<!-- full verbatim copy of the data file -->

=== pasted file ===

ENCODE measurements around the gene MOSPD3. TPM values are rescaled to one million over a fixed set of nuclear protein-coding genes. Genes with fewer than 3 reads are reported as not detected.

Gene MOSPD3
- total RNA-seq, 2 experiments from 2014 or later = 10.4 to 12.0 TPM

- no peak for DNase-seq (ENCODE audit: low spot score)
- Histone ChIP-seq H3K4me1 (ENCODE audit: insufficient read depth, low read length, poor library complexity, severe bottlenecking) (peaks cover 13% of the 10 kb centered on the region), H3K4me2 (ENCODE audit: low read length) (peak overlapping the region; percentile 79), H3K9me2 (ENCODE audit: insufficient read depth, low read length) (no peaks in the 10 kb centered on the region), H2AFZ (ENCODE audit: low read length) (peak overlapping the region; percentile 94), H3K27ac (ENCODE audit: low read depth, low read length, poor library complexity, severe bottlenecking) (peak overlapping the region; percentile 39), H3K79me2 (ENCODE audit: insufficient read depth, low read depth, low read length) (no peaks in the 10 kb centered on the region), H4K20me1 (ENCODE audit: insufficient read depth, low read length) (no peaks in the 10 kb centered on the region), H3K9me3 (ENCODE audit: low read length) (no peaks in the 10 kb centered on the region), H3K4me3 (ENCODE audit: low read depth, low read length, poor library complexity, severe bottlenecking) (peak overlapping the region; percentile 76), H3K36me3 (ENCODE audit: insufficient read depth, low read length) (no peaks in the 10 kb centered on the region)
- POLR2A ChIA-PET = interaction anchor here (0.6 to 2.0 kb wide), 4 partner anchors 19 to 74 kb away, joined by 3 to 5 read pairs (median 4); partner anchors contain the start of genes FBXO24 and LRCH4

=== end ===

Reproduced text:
ENCODE measurements around the gene MOSPD3. TPM values are rescaled to one million over a fixed set of nuclear protein-coding genes. Genes with fewer than 3 reads are reported as not detected.

Gene MOSPD3
- total RNA-seq, 2 experiments from 2014 or later = 10.4 to 12.0 TPM

- no peak for DNase-seq (ENCODE audit: low spot score)
- Histone ChIP-seq H3K4me1 (ENCODE audit: insufficient read depth, low read length, poor library complexity, severe bottlenecking) (peaks cover 13% of the 10 kb centered on the region), H3K4me2 (ENCODE audit: low read length) (peak overlapping the region; percentile 79), H3K9me2 (ENCODE audit: insufficient read depth, low read length) (no peaks in the 10 kb centered on the region), H2AFZ (ENCODE audit: low read length) (peak overlapping the region; percentile 94), H3K27ac (ENCODE audit: low read depth, low read length, poor library complexity, severe bottlenecking) (peak overlapping the region; percentile 39), H3K79me2 (ENCODE audit: insufficient read depth, low read depth, low read length) (no peaks in the 10 kb centered on the region), H4K20me1 (ENCODE audit: insufficient read depth, low read length) (no peaks in the 10 kb centered on the region), H3K9me3 (ENCODE audit: low read length) (no peaks in the 10 kb centered on the region), H3K4me3 (ENCODE audit: low read depth, low read length, poor library complexity, severe bottlenecking) (peak overlapping the region; percentile 76), H3K36me3 (ENCODE audit: insufficient read depth, low read length) (no peaks in the 10 kb centered on the region)
- POLR2A ChIA-PET = interaction anchor here (0.6 to 2.0 kb wide), 4 partner anchors 19 to 74 kb away, joined by 3 to 5 read pairs (median 4); partner anchors contain the start of genes FBXO24 and LRCH4